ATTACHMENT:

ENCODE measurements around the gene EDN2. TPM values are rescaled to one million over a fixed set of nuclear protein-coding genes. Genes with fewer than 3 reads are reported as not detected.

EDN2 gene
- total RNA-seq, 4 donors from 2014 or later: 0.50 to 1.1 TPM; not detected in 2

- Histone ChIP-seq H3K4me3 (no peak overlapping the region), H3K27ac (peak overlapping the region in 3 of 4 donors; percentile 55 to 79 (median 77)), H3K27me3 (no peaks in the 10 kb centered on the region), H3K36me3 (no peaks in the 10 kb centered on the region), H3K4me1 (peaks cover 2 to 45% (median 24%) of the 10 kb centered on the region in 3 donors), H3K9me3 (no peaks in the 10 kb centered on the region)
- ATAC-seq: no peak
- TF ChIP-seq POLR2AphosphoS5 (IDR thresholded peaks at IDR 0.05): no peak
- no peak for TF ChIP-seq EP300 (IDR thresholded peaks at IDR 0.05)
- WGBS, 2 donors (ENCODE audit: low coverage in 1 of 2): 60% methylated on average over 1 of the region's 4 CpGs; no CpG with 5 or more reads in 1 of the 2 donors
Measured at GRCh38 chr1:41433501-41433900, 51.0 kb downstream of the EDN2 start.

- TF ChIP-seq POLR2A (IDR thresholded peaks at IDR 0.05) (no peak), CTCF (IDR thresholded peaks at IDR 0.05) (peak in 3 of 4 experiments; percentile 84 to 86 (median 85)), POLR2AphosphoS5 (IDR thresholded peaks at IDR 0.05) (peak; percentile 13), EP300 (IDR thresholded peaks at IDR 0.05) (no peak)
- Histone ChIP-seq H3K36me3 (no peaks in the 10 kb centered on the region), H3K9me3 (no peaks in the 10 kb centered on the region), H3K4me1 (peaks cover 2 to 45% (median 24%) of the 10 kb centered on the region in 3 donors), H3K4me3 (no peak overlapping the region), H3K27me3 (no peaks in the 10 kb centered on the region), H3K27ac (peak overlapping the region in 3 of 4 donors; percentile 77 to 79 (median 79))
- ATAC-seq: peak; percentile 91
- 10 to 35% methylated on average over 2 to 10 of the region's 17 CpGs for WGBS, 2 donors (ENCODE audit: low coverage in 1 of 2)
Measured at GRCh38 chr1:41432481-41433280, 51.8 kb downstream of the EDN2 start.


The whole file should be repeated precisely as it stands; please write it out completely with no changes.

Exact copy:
ENCODE measurements around the gene EDN2. TPM values are rescaled to one million over a fixed set of nuclear protein-coding genes. Genes with fewer than 3 reads are reported as not detected.

EDN2 gene
- total RNA-seq, 4 donors from 2014 or later: 0.50 to 1.1 TPM; not detected in 2

- Histone ChIP-seq H3K4me3 (no peak overlapping the region), H3K27ac (peak overlapping the region in 3 of 4 donors; percentile 55 to 79 (median 77)), H3K27me3 (no peaks in the 10 kb centered on the region), H3K36me3 (no peaks in the 10 kb centered on the region), H3K4me1 (peaks cover 2 to 45% (median 24%) of the 10 kb centered on the region in 3 donors), H3K9me3 (no peaks in the 10 kb centered on the region)
- ATAC-seq: no peak
- TF ChIP-seq POLR2AphosphoS5 (IDR thresholded peaks at IDR 0.05): no peak
- no peak for TF ChIP-seq EP300 (IDR thresholded peaks at IDR 0.05)
- WGBS, 2 donors (ENCODE audit: low coverage in 1 of 2): 60% methylated on average over 1 of the region's 4 CpGs; no CpG with 5 or more reads in 1 of the 2 donors
Measured at GRCh38 chr1:41433501-41433900, 51.0 kb downstream of the EDN2 start.

- TF ChIP-seq POLR2A (IDR thresholded peaks at IDR 0.05) (no peak), CTCF (IDR thresholded peaks at IDR 0.05) (peak in 3 of 4 experiments; percentile 84 to 86 (median 85)), POLR2AphosphoS5 (IDR thresholded peaks at IDR 0.05) (peak; percentile 13), EP300 (IDR thresholded peaks at IDR 0.05) (no peak)
- Histone ChIP-seq H3K36me3 (no peaks in the 10 kb centered on the region), H3K9me3 (no peaks in the 10 kb centered on the region), H3K4me1 (peaks cover 2 to 45% (median 24%) of the 10 kb centered on the region in 3 donors), H3K4me3 (no peak overlapping the region), H3K27me3 (no peaks in the 10 kb centered on the region), H3K27ac (peak overlapping the region in 3 of 4 donors; percentile 77 to 79 (median 79))
- ATAC-seq: peak; percentile 91
- 10 to 35% methylated on average over 2 to 10 of the region's 17 CpGs for WGBS, 2 donors (ENCODE audit: low coverage in 1 of 2)
Measured at GRCh38 chr1:41432481-41433280, 51.8 kb downstream of the EDN2 start.